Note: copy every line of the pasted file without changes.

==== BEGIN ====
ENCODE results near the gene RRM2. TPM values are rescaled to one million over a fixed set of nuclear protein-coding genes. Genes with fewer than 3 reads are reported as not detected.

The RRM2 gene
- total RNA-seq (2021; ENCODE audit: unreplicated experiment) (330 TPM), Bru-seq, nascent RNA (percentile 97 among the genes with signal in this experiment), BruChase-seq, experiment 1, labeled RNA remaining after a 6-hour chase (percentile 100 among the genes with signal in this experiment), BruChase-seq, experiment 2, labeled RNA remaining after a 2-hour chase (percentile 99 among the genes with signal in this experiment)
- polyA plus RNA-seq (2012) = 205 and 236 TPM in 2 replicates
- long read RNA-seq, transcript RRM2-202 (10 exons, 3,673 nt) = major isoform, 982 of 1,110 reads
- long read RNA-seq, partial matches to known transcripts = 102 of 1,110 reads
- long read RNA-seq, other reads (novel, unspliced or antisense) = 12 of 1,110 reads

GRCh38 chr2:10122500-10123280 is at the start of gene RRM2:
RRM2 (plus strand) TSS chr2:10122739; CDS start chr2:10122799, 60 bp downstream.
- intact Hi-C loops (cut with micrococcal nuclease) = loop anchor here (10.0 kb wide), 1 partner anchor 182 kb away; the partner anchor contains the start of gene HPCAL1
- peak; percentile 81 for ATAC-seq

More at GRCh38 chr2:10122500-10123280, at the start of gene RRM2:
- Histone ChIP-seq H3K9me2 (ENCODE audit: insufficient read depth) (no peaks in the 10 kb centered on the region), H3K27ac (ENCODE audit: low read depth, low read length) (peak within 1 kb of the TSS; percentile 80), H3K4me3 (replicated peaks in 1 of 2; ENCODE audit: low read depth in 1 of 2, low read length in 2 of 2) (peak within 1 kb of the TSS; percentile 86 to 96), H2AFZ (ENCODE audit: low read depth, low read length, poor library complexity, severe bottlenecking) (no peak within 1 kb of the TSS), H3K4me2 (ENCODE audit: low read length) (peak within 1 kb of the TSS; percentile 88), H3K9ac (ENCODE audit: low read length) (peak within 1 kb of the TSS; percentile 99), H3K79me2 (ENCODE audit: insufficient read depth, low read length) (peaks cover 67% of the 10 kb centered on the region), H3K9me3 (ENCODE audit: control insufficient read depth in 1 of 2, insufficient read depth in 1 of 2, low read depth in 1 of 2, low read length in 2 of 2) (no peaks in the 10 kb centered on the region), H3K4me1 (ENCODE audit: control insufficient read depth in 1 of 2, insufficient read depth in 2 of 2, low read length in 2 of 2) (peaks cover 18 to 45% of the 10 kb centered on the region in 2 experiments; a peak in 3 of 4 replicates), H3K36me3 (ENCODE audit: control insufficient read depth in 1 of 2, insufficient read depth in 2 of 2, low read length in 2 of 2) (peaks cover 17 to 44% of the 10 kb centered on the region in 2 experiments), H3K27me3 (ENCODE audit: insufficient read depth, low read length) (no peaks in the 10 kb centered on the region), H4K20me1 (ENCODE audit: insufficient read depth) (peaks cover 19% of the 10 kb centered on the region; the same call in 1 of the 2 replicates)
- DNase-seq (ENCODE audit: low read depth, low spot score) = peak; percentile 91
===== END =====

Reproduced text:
ENCODE results near the gene RRM2. TPM values are rescaled to one million over a fixed set of nuclear protein-coding genes. Genes with fewer than 3 reads are reported as not detected.

The RRM2 gene
- total RNA-seq (2021; ENCODE audit: unreplicated experiment) (330 TPM), Bru-seq, nascent RNA (percentile 97 among the genes with signal in this experiment), BruChase-seq, experiment 1, labeled RNA remaining after a 6-hour chase (percentile 100 among the genes with signal in this experiment), BruChase-seq, experiment 2, labeled RNA remaining after a 2-hour chase (percentile 99 among the genes with signal in this experiment)
- polyA plus RNA-seq (2012) = 205 and 236 TPM in 2 replicates
- long read RNA-seq, transcript RRM2-202 (10 exons, 3,673 nt) = major isoform, 982 of 1,110 reads
- long read RNA-seq, partial matches to known transcripts = 102 of 1,110 reads
- long read RNA-seq, other reads (novel, unspliced or antisense) = 12 of 1,110 reads

GRCh38 chr2:10122500-10123280 is at the start of gene RRM2:
RRM2 (plus strand) TSS chr2:10122739; CDS start chr2:10122799, 60 bp downstream.
- intact Hi-C loops (cut with micrococcal nuclease) = loop anchor here (10.0 kb wide), 1 partner anchor 182 kb away; the partner anchor contains the start of gene HPCAL1
- peak; percentile 81 for ATAC-seq

More at GRCh38 chr2:10122500-10123280, at the start of gene RRM2:
- Histone ChIP-seq H3K9me2 (ENCODE audit: insufficient read depth) (no peaks in the 10 kb centered on the region), H3K27ac (ENCODE audit: low read depth, low read length) (peak within 1 kb of the TSS; percentile 80), H3K4me3 (replicated peaks in 1 of 2; ENCODE audit: low read depth in 1 of 2, low read length in 2 of 2) (peak within 1 kb of the TSS; percentile 86 to 96), H2AFZ (ENCODE audit: low read depth, low read length, poor library complexity, severe bottlenecking) (no peak within 1 kb of the TSS), H3K4me2 (ENCODE audit: low read length) (peak within 1 kb of the TSS; percentile 88), H3K9ac (ENCODE audit: low read length) (peak within 1 kb of the TSS; percentile 99), H3K79me2 (ENCODE audit: insufficient read depth, low read length) (peaks cover 67% of the 10 kb centered on the region), H3K9me3 (ENCODE audit: control insufficient read depth in 1 of 2, insufficient read depth in 1 of 2, low read depth in 1 of 2, low read length in 2 of 2) (no peaks in the 10 kb centered on the region), H3K4me1 (ENCODE audit: control insufficient read depth in 1 of 2, insufficient read depth in 2 of 2, low read length in 2 of 2) (peaks cover 18 to 45% of the 10 kb centered on the region in 2 experiments; a peak in 3 of 4 replicates), H3K36me3 (ENCODE audit: control insufficient read depth in 1 of 2, insufficient read depth in 2 of 2, low read length in 2 of 2) (peaks cover 17 to 44% of the 10 kb centered on the region in 2 experiments), H3K27me3 (ENCODE audit: insufficient read depth, low read length) (no peaks in the 10 kb centered on the region), H4K20me1 (ENCODE audit: insufficient read depth) (peaks cover 19% of the 10 kb centered on the region; the same call in 1 of the 2 replicates)
- DNase-seq (ENCODE audit: low read depth, low spot score) = peak; percentile 91